Education system failing to meet needs of UK employers

Half of UK workers feel the education system has failed in providing the business and IT skills needed to compete against hundreds of candidates for a job.

Over half of UK workers (52%) think the education system is failing to meet the needs of employers, according to research.

The report, Unlocking Britain’s Potential by recruitment firm Adecco Group, also found 36% of employers feel the same way about the education system. Employers highlighted IT skills (41%) and interpersonal skills (41%) as severely lacking in staff and potential candidates for job openings.

Jim Albert, managing director of IT recruiting agency Modis International, which is part of Adecco, said: “This goes back to the education system, where as a student you are trained to pass academic tests. More employment skills should be taught in schools, so a candidate is prepared for the business world. Employers are looking for candidates with a broader set of skills, other than just technical.”

According to the findings of the Adecco report, 55% of employers are concerned about the use of "text speech" among employees and in business communications.

Albert said that for every job advertised Modis now receives about 700 applications.

“There are a lot of jobs available and a lot of candidates too; however there are not a lot of matches for these. There are not a lot of candidates with both technical skills and communication skills, to suit the position that the employer is looking to fill,” he said.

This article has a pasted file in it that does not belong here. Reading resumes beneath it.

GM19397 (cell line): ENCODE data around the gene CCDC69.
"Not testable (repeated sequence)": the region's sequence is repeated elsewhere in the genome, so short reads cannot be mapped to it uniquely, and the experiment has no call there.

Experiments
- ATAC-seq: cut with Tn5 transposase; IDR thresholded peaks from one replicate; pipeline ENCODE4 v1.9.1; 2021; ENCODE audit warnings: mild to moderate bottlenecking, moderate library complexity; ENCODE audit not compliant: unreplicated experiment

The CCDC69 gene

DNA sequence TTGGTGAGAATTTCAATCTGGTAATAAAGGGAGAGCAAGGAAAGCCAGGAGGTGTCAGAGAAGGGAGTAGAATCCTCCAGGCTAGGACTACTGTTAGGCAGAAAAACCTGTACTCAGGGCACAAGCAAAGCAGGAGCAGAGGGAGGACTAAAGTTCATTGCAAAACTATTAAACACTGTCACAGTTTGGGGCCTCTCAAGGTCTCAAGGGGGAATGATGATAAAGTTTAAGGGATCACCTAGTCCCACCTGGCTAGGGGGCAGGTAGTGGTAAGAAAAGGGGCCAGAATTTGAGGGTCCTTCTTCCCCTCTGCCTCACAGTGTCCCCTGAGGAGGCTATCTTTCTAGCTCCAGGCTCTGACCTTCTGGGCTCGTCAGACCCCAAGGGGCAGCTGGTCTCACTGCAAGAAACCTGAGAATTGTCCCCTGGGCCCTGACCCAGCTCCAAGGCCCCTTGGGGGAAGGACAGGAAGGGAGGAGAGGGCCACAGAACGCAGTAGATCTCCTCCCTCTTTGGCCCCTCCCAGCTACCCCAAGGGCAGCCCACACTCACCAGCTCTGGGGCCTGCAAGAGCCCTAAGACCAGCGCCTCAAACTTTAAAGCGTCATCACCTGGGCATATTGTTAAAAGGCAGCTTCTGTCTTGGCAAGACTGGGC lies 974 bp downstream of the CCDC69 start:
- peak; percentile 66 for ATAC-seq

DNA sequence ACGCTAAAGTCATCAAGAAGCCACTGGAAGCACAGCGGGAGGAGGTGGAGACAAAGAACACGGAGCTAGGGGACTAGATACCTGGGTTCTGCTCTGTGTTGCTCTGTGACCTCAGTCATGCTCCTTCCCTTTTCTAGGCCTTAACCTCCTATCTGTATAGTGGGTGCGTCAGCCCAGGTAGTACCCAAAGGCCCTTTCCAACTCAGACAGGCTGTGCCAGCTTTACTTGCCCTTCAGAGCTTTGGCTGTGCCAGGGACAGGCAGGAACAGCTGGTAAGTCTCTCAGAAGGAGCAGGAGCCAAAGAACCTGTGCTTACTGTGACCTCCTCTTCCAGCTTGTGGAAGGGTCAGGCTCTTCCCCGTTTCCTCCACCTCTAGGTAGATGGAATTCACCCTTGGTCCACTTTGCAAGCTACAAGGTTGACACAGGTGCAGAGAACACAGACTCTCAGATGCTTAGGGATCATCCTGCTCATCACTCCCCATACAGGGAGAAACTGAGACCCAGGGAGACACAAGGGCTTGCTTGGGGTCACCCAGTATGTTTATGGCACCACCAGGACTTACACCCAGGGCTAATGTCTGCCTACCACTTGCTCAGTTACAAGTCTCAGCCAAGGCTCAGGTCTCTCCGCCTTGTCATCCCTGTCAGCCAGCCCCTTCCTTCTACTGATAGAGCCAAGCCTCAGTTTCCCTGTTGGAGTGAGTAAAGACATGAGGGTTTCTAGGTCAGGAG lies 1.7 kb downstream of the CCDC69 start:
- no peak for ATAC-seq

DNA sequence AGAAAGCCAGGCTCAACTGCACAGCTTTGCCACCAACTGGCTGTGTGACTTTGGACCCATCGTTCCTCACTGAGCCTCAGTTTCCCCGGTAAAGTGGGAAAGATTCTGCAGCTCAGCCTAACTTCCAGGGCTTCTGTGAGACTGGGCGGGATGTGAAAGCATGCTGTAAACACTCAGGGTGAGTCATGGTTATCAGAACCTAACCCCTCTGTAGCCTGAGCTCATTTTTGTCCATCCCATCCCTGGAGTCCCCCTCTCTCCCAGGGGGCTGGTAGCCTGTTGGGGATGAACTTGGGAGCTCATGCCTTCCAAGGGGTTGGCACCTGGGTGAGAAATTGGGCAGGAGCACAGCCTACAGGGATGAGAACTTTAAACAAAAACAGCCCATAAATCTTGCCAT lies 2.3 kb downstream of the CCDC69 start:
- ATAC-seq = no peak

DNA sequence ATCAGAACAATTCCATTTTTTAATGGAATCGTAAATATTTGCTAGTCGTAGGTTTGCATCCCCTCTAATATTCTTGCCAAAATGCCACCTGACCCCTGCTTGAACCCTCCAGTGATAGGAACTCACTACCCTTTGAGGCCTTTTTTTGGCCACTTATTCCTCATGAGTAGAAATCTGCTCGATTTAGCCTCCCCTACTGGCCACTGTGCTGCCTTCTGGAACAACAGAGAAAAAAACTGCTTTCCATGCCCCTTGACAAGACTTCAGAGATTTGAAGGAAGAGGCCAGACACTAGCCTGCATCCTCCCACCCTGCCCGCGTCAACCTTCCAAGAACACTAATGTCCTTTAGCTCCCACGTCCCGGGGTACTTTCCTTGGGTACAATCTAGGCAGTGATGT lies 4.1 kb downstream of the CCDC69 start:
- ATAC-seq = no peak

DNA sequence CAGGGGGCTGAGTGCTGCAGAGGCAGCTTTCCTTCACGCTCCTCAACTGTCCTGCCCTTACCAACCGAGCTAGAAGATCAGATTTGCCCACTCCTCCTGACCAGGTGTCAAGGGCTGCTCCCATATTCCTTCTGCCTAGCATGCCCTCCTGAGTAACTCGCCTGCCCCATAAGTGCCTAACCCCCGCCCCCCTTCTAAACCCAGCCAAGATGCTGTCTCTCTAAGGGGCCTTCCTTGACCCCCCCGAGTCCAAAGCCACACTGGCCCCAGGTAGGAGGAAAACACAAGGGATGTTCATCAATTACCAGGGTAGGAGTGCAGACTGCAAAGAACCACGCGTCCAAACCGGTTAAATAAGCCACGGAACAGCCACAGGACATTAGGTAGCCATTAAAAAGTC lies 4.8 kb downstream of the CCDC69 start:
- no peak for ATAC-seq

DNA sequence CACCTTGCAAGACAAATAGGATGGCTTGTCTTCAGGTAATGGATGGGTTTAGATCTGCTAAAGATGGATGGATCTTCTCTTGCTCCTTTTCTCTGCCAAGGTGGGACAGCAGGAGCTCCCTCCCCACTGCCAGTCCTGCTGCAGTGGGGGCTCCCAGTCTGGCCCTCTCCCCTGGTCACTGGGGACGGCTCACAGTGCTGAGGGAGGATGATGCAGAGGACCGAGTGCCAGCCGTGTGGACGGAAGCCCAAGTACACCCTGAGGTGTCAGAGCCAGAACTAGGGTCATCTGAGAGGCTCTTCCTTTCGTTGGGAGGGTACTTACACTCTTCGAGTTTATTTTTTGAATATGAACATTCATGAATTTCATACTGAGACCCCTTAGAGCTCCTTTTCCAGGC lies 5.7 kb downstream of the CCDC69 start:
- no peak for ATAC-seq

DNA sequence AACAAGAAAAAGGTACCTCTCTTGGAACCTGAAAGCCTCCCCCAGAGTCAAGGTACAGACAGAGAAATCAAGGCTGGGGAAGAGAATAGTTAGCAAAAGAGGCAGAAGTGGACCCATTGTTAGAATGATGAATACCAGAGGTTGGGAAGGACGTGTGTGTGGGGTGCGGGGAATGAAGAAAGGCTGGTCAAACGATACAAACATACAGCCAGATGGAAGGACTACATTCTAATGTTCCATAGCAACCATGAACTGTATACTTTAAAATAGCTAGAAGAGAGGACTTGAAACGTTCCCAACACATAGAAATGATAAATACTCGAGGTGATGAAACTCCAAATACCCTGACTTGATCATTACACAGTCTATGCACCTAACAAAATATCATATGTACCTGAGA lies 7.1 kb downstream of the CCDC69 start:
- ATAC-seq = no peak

Albert said 90% of the survey’s respondents admitted to searching for rare candidates who are technical but can also communicate in the business world.

“IT professionals are expected to be concerned with their company’s top line nowadays instead of just dealing with technology issues, and this requires good communication and business skills instead of just good qualifications,” he said.

Julie Mercer, partner and head of education consulting at Deloitte, said in the Adecco report: “The UK education system still doesn’t have enough young people leaving academia with the skills, attitudes and behaviours that employers demand.”

Albert highlighted three hot areas where IT employers are searching for quality candidates: business intelligence (BI), social media and project management.

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